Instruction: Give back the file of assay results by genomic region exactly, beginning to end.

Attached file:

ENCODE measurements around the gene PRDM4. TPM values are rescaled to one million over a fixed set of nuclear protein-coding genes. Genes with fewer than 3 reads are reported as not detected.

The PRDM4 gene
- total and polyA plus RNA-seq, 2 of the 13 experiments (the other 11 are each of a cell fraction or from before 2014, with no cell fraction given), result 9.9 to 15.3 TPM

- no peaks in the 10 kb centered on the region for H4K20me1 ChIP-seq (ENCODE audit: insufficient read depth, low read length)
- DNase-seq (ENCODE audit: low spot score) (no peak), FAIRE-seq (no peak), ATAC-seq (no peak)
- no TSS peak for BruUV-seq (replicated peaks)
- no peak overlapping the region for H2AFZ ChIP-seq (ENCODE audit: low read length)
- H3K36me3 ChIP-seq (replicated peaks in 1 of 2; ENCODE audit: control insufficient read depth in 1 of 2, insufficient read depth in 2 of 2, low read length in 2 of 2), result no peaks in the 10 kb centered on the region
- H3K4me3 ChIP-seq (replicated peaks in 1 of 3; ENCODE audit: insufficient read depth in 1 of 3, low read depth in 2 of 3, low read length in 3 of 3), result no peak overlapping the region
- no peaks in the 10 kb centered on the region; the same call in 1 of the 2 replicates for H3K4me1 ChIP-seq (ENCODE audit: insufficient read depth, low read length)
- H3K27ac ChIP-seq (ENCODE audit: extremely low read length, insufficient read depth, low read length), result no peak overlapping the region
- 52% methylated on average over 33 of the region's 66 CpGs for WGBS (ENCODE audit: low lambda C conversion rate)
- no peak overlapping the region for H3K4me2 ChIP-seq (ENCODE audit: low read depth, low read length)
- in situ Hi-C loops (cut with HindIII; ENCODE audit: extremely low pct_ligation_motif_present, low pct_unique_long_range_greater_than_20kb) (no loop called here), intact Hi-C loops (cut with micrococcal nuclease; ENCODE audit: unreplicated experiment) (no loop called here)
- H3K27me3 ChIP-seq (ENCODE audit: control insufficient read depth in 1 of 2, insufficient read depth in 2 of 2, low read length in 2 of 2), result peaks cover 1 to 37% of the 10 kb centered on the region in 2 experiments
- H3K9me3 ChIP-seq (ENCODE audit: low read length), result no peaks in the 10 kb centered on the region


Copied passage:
ENCODE measurements around the gene PRDM4. TPM values are rescaled to one million over a fixed set of nuclear protein-coding genes. Genes with fewer than 3 reads are reported as not detected.

The PRDM4 gene
- total and polyA plus RNA-seq, 2 of the 13 experiments (the other 11 are each of a cell fraction or from before 2014, with no cell fraction given), result 9.9 to 15.3 TPM

- no peaks in the 10 kb centered on the region for H4K20me1 ChIP-seq (ENCODE audit: insufficient read depth, low read length)
- DNase-seq (ENCODE audit: low spot score) (no peak), FAIRE-seq (no peak), ATAC-seq (no peak)
- no TSS peak for BruUV-seq (replicated peaks)
- no peak overlapping the region for H2AFZ ChIP-seq (ENCODE audit: low read length)
- H3K36me3 ChIP-seq (replicated peaks in 1 of 2; ENCODE audit: control insufficient read depth in 1 of 2, insufficient read depth in 2 of 2, low read length in 2 of 2), result no peaks in the 10 kb centered on the region
- H3K4me3 ChIP-seq (replicated peaks in 1 of 3; ENCODE audit: insufficient read depth in 1 of 3, low read depth in 2 of 3, low read length in 3 of 3), result no peak overlapping the region
- no peaks in the 10 kb centered on the region; the same call in 1 of the 2 replicates for H3K4me1 ChIP-seq (ENCODE audit: insufficient read depth, low read length)
- H3K27ac ChIP-seq (ENCODE audit: extremely low read length, insufficient read depth, low read length), result no peak overlapping the region
- 52% methylated on average over 33 of the region's 66 CpGs for WGBS (ENCODE audit: low lambda C conversion rate)
- no peak overlapping the region for H3K4me2 ChIP-seq (ENCODE audit: low read depth, low read length)
- in situ Hi-C loops (cut with HindIII; ENCODE audit: extremely low pct_ligation_motif_present, low pct_unique_long_range_greater_than_20kb) (no loop called here), intact Hi-C loops (cut with micrococcal nuclease; ENCODE audit: unreplicated experiment) (no loop called here)
- H3K27me3 ChIP-seq (ENCODE audit: control insufficient read depth in 1 of 2, insufficient read depth in 2 of 2, low read length in 2 of 2), result peaks cover 1 to 37% of the 10 kb centered on the region in 2 experiments
- H3K9me3 ChIP-seq (ENCODE audit: low read length), result no peaks in the 10 kb centered on the region